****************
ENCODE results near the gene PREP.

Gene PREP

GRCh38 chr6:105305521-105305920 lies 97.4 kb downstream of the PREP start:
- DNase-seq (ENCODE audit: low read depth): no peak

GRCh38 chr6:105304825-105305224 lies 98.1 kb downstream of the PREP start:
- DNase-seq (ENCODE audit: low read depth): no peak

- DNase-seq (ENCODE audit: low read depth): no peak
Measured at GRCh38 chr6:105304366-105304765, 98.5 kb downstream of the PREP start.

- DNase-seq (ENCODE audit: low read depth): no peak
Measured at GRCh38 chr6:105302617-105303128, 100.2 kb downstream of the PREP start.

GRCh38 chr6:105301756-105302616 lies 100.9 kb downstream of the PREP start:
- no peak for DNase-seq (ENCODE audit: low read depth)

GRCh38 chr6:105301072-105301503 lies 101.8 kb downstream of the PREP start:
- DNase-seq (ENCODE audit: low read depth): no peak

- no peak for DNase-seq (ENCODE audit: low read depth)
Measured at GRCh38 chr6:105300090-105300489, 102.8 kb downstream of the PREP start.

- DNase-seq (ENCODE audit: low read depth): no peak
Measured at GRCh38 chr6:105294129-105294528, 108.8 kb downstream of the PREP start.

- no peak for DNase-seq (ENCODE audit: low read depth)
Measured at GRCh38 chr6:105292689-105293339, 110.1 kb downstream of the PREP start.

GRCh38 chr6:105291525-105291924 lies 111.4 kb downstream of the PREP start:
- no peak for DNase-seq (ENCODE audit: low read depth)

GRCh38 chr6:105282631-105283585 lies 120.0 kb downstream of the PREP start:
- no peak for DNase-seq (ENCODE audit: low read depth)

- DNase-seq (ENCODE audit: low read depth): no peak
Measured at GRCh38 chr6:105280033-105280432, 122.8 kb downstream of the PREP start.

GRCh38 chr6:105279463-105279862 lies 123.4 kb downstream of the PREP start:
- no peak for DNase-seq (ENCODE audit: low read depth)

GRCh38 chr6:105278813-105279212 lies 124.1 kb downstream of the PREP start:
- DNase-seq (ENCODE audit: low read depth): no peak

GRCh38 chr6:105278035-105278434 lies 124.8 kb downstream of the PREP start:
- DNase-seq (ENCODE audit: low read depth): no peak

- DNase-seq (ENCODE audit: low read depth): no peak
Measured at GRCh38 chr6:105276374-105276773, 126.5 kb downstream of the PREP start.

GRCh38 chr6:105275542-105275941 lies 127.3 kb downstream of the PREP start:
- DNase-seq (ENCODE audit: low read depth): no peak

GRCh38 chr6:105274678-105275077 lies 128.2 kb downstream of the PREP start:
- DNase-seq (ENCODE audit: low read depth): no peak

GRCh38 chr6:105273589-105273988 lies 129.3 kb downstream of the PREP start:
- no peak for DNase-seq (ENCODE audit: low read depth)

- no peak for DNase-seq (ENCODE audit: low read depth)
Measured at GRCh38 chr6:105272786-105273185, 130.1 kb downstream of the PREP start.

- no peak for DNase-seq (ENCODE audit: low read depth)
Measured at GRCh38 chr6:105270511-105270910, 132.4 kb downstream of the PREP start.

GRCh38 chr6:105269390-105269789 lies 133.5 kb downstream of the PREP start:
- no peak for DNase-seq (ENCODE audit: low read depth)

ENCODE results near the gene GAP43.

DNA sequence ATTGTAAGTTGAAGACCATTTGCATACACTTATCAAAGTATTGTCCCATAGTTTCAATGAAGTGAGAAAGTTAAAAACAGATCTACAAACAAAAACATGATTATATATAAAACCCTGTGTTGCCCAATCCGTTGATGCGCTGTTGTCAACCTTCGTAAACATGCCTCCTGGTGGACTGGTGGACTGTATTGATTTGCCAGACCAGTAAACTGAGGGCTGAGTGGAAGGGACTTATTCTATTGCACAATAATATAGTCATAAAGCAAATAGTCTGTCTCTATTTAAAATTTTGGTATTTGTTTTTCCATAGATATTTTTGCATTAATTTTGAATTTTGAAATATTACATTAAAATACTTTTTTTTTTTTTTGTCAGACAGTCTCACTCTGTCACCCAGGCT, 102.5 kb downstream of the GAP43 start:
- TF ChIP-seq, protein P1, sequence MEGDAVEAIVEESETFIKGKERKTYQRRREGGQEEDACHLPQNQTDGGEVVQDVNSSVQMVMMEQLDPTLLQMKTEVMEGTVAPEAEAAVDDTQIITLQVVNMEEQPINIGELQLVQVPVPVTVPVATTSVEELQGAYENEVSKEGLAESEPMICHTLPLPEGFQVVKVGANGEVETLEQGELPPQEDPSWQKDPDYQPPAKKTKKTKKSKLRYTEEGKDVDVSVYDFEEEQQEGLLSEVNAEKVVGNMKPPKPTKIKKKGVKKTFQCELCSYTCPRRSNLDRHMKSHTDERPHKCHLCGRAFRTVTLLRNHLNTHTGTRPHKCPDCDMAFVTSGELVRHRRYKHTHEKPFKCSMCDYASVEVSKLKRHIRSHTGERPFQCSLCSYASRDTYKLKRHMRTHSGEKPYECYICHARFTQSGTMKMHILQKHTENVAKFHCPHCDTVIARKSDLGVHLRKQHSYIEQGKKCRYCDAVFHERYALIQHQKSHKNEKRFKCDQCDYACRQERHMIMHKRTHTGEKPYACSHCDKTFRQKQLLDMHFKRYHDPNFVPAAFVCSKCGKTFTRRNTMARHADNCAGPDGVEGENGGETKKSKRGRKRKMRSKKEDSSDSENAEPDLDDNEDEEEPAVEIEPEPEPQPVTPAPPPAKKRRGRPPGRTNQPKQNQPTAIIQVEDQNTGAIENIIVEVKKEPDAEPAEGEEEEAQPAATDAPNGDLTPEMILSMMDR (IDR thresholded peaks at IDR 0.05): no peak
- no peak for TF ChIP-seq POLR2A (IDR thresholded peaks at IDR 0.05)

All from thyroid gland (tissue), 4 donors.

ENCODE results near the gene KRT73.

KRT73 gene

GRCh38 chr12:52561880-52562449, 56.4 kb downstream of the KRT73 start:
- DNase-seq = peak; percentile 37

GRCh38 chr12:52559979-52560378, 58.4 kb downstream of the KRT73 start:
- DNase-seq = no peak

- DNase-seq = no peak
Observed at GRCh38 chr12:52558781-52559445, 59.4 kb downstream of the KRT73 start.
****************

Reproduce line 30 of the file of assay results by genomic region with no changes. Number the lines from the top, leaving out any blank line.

- DNase-seq (ENCODE audit: low read depth): no peak